Above: Reverend Riad Kassis and Pieter Kwant of Langham Partnership, with a copy of the new Arabic Contemporary Bible Commentary.
It will be a historic moment for Sydney’s Middle Eastern community on Sunday night, when Arabic-speaking Christians gather in Merrylands to celebrate the launch of the Arabic Contemporary Bible Commentary.
The event, at Merrylands East Presbyterian Church, will bring together believers from diverse Christian backgrounds, including Anglican, Coptic Orthodox, Catholic and Maronite traditions.
To the average Aussie born, English-speaking Christian – who has more Bible resources available to them than they can possibly ever read – the launch of a Bible commentary may not sound like a big deal. That all changes, though, once you learn that there hasn’t been a new book produced like this one for 1000 years – yes, a whole millennium.
While most of the early church fathers were from the Middle East and North Africa, and wrote ancient texts that have been referenced for centuries, the Arabic Contemporary Bible Commentary is the first modern one of its kind: written by Arabs, for Arabs, in their own language.
The book (pictured) was 10 years in the making, and was partly funded by Langham Partnership (formerly known as John Stott Ministries). It contains the writing of 48 different scholars, representing a broad spectrum of the Arabic Christian community in Egypt, Lebanon, Jordan, Palestine, Syria and Kuwait.
A Symbol of Powerful Unity Among Arab Christians
Reverend Riad Kassis, director of Langham Scholars and one of the book’s seven editors, said the book represented a new level of unity among Arab Christians. Their common thread is their love of God and the application of His word to everyday life.
“This is the first time Christian scholars – Protestant, Catholic, Maronite and Orthodox – have come together to produce a commentary that addresses the needs and challenges of the region,” Rev Kassis said.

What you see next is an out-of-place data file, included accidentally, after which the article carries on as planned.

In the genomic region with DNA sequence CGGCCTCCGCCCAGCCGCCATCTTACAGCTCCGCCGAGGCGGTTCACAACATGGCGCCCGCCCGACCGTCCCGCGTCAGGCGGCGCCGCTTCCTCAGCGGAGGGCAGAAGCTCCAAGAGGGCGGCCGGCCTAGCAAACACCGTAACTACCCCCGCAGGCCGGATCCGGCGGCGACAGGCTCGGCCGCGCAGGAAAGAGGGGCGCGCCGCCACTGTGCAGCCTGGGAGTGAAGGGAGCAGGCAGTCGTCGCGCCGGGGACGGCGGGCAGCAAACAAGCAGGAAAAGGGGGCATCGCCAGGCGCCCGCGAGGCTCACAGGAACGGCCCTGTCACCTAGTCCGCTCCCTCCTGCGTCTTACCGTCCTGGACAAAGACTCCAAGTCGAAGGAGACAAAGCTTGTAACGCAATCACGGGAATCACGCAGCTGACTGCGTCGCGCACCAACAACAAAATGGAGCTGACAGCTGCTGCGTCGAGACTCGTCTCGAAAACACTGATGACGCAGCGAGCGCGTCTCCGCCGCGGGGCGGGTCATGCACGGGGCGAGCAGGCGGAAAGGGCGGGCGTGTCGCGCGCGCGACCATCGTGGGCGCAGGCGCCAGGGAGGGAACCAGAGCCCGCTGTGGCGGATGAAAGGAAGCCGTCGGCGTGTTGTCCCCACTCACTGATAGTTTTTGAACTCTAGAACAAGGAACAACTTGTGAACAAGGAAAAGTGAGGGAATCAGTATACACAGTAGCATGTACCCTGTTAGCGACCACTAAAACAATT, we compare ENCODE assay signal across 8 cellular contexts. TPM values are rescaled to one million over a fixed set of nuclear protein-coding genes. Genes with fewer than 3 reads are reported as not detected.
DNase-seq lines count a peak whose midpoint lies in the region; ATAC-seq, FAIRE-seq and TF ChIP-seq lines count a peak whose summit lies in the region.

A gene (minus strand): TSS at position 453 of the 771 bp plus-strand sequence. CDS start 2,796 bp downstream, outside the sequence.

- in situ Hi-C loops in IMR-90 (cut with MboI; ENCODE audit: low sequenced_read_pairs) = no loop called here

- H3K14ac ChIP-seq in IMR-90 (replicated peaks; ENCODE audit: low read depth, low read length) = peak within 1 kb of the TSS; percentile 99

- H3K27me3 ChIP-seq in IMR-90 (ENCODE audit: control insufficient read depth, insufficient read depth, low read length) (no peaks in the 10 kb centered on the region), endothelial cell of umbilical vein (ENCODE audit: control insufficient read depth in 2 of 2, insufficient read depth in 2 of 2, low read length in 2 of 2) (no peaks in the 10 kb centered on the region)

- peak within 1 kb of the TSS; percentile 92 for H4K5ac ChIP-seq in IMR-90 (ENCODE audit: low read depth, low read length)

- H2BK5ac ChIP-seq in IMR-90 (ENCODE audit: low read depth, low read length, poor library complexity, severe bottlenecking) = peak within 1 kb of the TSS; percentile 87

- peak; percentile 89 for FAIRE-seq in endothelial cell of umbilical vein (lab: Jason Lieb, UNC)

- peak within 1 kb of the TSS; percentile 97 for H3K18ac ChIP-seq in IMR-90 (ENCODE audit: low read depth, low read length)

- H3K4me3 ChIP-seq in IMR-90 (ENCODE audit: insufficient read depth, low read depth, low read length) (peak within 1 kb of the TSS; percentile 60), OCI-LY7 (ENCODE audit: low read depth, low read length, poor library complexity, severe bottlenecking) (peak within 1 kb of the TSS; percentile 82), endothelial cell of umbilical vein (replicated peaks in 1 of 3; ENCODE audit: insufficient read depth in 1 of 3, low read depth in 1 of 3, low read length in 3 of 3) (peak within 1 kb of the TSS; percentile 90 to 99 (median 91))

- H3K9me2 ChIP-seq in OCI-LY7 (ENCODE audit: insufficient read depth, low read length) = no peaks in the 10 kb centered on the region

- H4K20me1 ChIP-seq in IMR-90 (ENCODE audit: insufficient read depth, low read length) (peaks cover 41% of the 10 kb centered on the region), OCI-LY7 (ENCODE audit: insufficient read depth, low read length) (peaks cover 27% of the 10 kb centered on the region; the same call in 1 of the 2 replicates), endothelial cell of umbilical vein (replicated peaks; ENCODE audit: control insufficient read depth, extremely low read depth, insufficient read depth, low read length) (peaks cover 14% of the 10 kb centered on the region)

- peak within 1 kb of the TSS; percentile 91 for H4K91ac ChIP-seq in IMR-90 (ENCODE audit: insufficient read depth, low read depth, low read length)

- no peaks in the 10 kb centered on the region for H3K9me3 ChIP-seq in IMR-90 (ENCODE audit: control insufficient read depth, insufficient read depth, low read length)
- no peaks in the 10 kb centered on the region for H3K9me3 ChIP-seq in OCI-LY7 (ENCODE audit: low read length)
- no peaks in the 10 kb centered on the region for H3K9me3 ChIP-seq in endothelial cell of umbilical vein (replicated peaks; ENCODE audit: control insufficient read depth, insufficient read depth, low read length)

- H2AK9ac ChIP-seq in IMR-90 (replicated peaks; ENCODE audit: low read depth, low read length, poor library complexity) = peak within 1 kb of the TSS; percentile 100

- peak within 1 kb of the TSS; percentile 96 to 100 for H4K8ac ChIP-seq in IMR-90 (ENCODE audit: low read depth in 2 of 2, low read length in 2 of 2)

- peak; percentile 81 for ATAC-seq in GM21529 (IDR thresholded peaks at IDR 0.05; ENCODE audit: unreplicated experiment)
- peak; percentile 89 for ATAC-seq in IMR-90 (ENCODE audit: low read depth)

“It’s a landmark in the history of the church. For Arab Christians to work together on the Arabic commentary is a way of demonstrating unity. This becomes crucial in a context where violent acts of division on religious grounds destroy the social mosaic of the region.”
Leaders in the Arabic community are expecting the commentary to have a big impact, by helping Christians grow in their faith and live out their everyday lives and relationships in Godly ways, as well as helping pastors and teachers to lead people with greater wisdom.
Gillean Smiley, a representative of Langham Partnership, said the book is designed primarily to equip pastors, preachers, and theological students, but is also made to be accessible to everyday believers for reading in their own homes.
Australian supporters of Langham Partnership contributed the money needed for printing the commentary, so the celebration this Sunday night is also a chance for Langham to say thank you.
The Sydney launch begins at 7pm on Sunday March 17 at the Arabic Presbyterian Church, while Melbourne will have its own celebration on Easter Sunday from 1:30pm at Belgrave Heights Convention Centre. All are welcome.